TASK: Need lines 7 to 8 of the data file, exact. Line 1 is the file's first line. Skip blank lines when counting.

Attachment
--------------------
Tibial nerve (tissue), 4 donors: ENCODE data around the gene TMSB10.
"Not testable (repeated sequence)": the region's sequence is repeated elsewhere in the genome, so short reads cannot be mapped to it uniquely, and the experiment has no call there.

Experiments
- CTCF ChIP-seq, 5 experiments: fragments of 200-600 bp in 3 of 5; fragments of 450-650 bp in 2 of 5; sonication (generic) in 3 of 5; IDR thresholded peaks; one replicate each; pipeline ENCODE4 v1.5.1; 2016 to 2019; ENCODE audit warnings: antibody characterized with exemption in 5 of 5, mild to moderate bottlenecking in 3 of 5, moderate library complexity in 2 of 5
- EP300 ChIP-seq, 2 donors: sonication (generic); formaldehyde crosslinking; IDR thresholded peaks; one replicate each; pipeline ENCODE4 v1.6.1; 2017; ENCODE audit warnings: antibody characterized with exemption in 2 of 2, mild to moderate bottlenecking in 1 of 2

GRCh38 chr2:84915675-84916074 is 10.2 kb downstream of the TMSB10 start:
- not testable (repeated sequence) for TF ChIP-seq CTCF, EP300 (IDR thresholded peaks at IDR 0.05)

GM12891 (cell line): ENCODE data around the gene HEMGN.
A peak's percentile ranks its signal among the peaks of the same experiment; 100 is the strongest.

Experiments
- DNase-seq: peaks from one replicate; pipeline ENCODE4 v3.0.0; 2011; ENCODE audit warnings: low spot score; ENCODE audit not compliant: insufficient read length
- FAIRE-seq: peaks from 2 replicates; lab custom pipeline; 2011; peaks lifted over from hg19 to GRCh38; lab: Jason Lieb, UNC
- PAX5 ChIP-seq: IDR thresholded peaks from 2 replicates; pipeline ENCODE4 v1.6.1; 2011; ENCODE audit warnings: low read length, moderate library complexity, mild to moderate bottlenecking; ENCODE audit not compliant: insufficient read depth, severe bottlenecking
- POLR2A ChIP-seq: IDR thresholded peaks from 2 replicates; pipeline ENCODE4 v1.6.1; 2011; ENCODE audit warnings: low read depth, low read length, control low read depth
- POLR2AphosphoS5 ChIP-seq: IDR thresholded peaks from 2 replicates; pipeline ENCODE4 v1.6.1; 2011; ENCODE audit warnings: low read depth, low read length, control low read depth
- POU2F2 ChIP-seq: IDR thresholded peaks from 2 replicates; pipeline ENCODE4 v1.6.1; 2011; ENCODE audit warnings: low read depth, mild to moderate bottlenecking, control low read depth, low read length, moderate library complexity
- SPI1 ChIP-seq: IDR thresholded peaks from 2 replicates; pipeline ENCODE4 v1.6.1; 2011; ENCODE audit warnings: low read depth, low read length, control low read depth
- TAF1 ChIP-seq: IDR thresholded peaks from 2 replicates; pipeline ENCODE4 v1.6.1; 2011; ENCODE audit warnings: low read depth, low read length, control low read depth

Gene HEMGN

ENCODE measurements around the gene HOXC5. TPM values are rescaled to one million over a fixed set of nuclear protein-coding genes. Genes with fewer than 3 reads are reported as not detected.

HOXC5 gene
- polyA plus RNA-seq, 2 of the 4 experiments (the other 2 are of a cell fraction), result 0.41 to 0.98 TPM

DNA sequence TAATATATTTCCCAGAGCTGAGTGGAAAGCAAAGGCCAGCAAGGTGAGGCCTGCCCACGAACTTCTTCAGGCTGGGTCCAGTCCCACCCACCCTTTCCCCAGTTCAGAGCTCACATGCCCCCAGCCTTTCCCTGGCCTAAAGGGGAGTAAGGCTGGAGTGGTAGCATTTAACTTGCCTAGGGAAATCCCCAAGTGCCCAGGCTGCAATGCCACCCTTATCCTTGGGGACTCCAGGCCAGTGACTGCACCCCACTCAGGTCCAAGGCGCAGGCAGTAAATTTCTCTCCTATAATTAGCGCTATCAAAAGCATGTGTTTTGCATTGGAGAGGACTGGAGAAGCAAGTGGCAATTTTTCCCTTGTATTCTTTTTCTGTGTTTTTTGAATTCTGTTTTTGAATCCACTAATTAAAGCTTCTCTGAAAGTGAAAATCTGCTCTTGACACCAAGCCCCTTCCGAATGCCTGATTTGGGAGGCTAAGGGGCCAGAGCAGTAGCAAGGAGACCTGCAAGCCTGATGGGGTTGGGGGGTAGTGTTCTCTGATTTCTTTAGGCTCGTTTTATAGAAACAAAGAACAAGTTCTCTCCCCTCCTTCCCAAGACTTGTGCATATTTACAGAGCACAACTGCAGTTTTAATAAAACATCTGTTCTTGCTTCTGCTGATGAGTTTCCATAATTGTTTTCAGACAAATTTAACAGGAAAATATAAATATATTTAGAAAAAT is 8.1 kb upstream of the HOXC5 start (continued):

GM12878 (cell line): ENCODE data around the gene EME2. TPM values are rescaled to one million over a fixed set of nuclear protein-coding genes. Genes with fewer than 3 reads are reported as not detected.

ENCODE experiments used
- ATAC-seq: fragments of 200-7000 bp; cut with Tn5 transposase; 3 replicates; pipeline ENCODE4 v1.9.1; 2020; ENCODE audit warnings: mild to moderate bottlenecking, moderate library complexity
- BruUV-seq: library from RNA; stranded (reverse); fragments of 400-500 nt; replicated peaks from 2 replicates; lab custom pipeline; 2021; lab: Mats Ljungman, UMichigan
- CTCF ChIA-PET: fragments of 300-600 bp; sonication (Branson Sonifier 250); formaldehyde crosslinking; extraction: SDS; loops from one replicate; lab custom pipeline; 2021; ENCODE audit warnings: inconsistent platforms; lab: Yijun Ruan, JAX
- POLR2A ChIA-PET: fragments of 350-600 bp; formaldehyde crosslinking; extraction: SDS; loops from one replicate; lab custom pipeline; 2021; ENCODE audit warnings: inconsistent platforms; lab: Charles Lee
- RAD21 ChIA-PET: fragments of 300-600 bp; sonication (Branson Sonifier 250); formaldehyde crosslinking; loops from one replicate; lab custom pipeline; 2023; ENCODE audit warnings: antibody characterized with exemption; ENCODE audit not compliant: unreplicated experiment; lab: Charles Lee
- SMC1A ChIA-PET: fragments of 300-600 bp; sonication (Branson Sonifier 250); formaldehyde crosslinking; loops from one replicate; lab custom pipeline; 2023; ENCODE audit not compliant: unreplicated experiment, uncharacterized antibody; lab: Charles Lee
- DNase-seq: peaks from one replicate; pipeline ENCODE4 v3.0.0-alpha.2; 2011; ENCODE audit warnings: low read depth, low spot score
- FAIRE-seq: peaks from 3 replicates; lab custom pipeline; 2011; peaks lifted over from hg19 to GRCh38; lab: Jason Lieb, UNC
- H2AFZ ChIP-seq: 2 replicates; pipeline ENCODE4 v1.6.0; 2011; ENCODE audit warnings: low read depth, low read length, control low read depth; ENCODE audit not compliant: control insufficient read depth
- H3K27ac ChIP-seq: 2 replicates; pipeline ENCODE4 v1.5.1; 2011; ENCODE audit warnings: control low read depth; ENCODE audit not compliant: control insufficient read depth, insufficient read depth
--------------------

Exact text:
- not testable (repeated sequence) for TF ChIP-seq CTCF, EP300 (IDR thresholded peaks at IDR 0.05)

GM12891 (cell line): ENCODE data around the gene HEMGN.